More from Unity (p310): “If Abraham was not declared forgiven until ten years later, was he still a guilty sinner when he responded positively to God’s promises in Genesis 12:2-3 and also during the following years up until 15:6?” “Calvin gave a meaning to James’s use of the word justification which is not supported by the text…He argued that for James, `justify’ meant the `declaration’ rather than the `imputation’ of righteousness.”

Calvin (3:17:12): “Either James inverted faith and obedience–unlawful even to imagine–or he did not mean to call him justified, as if Abraham deserved to be reckoned righteous. What then? Surely, it is clear that he himself is speaking of the declaration, not the imputation, of righteousness.”

Back to Fuller (p313): “Paul would have agreed with James that Abraham’s work of preparing to sacrifice Isaac was an obedience of faith. He would have disagreed strongly with Calvin, who saw obedience and works as only accompanying genuine faith…James’ s concern in 2:14-26 was to urge a faith that saves a person, not simply to tell a person how they could demonstrate their saving faith…Calvin should have taught that justification depends on a persevering faith, since he regarded Abraham as already justified before Genesis 15:6.”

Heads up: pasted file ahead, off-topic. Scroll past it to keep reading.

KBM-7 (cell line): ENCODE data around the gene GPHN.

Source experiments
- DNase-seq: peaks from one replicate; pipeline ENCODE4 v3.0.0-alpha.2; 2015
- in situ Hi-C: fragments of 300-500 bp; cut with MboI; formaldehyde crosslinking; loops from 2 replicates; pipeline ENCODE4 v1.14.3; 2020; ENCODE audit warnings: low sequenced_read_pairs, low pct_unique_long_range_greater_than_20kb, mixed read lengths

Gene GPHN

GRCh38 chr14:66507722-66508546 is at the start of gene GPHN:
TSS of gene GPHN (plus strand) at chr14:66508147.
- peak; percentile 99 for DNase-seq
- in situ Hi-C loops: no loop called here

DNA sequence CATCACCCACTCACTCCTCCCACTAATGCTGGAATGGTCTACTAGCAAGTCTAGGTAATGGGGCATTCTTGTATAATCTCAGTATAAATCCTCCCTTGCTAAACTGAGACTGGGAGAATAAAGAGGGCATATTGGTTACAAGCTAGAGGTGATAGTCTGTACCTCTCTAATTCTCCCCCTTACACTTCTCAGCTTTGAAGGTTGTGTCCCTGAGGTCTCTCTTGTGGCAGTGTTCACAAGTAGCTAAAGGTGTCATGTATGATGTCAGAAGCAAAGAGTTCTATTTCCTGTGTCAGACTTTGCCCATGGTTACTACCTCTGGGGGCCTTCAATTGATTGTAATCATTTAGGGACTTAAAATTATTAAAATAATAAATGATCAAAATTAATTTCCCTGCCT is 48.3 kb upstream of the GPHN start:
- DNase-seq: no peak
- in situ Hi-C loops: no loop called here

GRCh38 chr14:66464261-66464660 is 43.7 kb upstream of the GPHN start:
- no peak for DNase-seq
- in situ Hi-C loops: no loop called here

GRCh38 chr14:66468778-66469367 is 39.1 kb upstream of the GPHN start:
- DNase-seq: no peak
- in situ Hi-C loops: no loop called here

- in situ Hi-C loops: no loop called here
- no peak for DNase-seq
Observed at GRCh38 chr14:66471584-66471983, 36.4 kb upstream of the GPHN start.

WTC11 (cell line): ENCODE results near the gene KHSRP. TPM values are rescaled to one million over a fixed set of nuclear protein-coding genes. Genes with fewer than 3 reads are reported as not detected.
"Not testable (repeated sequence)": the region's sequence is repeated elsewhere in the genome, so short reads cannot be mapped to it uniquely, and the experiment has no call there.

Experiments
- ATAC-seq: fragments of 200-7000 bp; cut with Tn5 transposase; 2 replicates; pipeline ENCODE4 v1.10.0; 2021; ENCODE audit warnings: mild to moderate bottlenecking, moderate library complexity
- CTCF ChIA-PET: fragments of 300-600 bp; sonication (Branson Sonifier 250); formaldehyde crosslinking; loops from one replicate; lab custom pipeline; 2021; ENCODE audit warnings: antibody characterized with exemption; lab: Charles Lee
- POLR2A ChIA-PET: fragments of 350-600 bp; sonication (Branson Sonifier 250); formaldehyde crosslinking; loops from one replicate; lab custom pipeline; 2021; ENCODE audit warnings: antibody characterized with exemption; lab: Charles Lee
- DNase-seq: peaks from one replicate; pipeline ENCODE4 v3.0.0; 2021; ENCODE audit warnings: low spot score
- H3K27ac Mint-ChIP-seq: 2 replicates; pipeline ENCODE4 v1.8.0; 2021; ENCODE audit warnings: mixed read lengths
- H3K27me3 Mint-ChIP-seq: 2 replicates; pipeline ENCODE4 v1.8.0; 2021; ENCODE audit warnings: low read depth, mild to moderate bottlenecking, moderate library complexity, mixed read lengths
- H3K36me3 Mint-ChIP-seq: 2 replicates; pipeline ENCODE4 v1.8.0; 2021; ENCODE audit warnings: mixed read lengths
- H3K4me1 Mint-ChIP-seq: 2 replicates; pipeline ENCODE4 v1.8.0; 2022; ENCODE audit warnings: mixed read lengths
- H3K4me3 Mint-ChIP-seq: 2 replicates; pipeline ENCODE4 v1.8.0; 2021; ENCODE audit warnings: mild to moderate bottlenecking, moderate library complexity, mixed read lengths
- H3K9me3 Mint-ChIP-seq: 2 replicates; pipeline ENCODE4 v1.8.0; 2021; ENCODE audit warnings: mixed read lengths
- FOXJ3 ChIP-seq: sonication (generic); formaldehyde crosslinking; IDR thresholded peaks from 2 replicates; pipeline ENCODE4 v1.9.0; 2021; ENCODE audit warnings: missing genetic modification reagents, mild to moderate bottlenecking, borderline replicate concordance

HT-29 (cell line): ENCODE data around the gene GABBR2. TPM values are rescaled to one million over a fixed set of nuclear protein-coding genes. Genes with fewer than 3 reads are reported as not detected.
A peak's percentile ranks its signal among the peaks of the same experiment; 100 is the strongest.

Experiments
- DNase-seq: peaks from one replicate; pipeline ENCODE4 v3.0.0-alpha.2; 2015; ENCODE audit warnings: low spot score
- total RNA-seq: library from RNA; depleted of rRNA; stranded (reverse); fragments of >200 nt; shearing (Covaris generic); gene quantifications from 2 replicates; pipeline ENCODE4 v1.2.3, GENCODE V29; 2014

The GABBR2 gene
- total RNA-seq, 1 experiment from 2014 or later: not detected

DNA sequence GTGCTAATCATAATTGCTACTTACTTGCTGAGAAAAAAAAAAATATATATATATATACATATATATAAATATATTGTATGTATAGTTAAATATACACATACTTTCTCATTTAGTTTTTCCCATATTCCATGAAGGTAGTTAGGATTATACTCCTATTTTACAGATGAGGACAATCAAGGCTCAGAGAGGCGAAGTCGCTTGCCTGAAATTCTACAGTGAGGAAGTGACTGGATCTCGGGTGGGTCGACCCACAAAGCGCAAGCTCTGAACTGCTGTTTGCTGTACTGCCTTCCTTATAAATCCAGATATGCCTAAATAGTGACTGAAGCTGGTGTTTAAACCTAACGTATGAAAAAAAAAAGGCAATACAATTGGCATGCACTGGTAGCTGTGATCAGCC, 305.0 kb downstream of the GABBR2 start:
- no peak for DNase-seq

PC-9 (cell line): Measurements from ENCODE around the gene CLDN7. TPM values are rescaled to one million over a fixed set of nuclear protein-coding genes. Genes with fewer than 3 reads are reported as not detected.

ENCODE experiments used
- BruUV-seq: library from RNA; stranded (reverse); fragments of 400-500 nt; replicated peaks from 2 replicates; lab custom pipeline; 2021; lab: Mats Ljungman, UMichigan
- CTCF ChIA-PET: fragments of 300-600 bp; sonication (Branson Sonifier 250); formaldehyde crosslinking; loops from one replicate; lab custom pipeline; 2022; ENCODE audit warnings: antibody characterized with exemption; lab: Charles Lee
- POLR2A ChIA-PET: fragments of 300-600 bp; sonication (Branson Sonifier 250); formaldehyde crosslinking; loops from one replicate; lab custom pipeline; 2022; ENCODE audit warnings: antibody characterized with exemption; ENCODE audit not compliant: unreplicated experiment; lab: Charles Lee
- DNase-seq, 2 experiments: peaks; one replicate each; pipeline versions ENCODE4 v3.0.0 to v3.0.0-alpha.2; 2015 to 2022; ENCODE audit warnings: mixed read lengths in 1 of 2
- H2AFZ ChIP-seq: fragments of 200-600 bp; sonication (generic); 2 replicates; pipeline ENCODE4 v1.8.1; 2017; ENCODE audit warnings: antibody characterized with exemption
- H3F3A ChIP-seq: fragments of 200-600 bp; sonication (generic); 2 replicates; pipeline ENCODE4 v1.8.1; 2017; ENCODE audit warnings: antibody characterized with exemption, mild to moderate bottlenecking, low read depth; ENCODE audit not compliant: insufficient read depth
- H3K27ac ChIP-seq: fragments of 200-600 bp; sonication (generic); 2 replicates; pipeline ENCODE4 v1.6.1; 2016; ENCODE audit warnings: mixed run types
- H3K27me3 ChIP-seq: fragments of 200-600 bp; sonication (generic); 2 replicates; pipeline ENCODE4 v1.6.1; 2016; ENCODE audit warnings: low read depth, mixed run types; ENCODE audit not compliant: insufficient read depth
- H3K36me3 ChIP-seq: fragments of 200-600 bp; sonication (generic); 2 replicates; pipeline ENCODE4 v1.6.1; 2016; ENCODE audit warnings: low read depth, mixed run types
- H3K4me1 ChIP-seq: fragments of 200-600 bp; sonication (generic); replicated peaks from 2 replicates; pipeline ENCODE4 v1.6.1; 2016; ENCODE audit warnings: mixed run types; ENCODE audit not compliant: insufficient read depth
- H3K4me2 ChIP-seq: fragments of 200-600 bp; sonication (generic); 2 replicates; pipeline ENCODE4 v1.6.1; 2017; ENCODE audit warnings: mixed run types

And then Fuller quotes Edwards: “We are really saved by perseverance…the perseverance which belongs to faith is one thing that is really a fundamental ground of the congruity that faith gives to salvation…For, though a sinner is justified in his first act of faith, yet even then, in that act of justification, God has respect to perseverance as being implied in the first act.” For more from Edwards, see Schreiner’s new little book (p20, 70, 92).